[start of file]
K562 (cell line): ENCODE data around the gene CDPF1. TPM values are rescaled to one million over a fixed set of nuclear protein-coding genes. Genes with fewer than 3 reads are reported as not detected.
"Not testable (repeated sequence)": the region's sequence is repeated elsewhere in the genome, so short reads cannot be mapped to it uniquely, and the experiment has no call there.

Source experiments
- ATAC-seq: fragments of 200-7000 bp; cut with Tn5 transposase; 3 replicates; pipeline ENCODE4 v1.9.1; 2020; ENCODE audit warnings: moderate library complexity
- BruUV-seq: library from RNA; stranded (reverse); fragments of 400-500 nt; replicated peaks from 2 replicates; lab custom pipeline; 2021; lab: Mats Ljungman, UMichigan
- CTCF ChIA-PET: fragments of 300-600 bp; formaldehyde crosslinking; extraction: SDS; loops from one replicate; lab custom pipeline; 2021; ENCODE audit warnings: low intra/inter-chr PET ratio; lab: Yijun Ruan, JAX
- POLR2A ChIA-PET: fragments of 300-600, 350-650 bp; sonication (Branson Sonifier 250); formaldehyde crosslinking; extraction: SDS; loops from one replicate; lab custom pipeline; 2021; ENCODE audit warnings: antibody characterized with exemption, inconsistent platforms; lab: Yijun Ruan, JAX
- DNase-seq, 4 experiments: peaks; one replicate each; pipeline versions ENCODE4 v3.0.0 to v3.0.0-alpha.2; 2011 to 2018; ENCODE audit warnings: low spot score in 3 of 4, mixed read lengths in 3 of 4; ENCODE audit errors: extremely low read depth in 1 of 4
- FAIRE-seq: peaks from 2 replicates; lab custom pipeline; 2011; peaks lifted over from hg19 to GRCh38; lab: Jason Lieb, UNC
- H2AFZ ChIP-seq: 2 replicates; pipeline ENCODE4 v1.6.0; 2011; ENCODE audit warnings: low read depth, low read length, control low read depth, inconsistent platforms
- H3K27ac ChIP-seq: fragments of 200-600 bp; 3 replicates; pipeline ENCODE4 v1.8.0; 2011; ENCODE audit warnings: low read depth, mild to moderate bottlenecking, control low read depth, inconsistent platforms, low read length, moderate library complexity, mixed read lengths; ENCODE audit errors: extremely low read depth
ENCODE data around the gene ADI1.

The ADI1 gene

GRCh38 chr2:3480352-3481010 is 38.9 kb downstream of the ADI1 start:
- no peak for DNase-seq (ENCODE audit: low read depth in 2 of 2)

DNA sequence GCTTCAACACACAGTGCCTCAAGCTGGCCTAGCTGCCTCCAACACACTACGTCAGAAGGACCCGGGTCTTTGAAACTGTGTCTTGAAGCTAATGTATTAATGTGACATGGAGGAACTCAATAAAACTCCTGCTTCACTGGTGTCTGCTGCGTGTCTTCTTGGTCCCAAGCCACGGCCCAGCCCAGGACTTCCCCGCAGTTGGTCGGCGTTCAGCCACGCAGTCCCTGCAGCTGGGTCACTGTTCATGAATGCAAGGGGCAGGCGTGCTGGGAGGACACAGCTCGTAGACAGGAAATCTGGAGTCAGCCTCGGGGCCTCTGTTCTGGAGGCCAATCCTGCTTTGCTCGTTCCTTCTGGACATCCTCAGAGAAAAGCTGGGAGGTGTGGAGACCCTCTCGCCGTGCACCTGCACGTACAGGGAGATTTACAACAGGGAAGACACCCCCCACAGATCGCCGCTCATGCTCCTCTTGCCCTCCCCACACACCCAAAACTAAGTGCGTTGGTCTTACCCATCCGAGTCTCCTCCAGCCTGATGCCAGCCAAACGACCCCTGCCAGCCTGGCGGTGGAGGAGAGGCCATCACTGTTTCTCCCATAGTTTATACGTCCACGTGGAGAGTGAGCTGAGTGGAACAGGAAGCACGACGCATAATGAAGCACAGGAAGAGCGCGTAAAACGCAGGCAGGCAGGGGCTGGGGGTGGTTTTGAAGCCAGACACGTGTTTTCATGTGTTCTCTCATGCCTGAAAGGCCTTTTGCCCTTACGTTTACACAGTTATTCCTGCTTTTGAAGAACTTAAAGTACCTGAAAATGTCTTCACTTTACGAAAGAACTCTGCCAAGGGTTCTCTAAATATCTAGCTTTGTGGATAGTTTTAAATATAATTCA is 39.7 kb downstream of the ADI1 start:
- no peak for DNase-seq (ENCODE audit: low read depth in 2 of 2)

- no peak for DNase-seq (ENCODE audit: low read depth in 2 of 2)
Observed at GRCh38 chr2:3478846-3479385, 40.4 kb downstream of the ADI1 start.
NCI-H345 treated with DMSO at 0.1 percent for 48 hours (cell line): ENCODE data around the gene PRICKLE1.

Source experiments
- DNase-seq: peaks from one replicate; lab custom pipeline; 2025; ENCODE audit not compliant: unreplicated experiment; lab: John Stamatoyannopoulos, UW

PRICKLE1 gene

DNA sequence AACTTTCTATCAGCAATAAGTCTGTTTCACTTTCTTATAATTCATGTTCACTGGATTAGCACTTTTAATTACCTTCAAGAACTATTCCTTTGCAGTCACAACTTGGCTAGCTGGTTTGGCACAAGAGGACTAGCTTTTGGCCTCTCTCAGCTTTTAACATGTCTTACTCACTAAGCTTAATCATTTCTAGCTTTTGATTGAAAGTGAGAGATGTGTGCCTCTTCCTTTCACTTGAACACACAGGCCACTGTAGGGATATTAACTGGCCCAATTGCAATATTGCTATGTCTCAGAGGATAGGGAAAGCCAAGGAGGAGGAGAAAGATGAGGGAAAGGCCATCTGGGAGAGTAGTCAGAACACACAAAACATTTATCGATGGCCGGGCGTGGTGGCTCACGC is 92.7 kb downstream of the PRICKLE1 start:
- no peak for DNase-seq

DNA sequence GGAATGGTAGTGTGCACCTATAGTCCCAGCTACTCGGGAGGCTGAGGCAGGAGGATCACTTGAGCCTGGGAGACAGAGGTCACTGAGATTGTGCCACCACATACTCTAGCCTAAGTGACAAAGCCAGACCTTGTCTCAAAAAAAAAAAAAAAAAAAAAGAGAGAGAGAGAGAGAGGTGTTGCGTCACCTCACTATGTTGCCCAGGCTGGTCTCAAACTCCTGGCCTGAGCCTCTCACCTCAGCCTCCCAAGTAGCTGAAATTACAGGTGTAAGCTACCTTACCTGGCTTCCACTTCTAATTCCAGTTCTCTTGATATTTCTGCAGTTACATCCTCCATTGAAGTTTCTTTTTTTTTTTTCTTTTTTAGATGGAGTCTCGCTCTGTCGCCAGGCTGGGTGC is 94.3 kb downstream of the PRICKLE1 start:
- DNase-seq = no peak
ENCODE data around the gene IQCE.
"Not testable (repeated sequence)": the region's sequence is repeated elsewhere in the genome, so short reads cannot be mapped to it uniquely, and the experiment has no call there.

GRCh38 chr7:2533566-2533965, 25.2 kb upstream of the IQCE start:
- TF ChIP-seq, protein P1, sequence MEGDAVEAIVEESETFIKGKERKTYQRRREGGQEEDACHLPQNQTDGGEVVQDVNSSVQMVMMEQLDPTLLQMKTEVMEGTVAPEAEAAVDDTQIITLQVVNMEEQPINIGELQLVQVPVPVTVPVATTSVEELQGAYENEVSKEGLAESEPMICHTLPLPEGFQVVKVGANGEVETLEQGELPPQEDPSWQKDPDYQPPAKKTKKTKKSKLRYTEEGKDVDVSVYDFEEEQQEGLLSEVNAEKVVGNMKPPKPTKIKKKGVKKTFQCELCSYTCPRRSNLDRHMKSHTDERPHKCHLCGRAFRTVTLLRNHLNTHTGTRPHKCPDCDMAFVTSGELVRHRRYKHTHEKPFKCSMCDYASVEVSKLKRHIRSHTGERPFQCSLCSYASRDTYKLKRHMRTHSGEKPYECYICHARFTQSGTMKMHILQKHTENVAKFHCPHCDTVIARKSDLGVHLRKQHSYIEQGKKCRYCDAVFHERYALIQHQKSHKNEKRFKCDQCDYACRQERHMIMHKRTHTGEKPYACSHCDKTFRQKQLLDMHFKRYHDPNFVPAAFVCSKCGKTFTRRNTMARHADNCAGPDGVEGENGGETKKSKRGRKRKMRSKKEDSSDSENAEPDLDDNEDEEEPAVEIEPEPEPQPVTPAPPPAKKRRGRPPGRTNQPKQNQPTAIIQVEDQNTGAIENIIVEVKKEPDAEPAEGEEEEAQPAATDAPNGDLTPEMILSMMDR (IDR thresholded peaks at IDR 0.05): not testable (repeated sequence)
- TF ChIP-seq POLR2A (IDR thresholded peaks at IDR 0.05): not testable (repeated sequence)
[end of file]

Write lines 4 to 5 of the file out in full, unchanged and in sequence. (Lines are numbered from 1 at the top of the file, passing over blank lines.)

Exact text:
- ATAC-seq: fragments of 200-7000 bp; cut with Tn5 transposase; 3 replicates; pipeline ENCODE4 v1.9.1; 2020; ENCODE audit warnings: moderate library complexity
- BruUV-seq: library from RNA; stranded (reverse); fragments of 400-500 nt; replicated peaks from 2 replicates; lab custom pipeline; 2021; lab: Mats Ljungman, UMichigan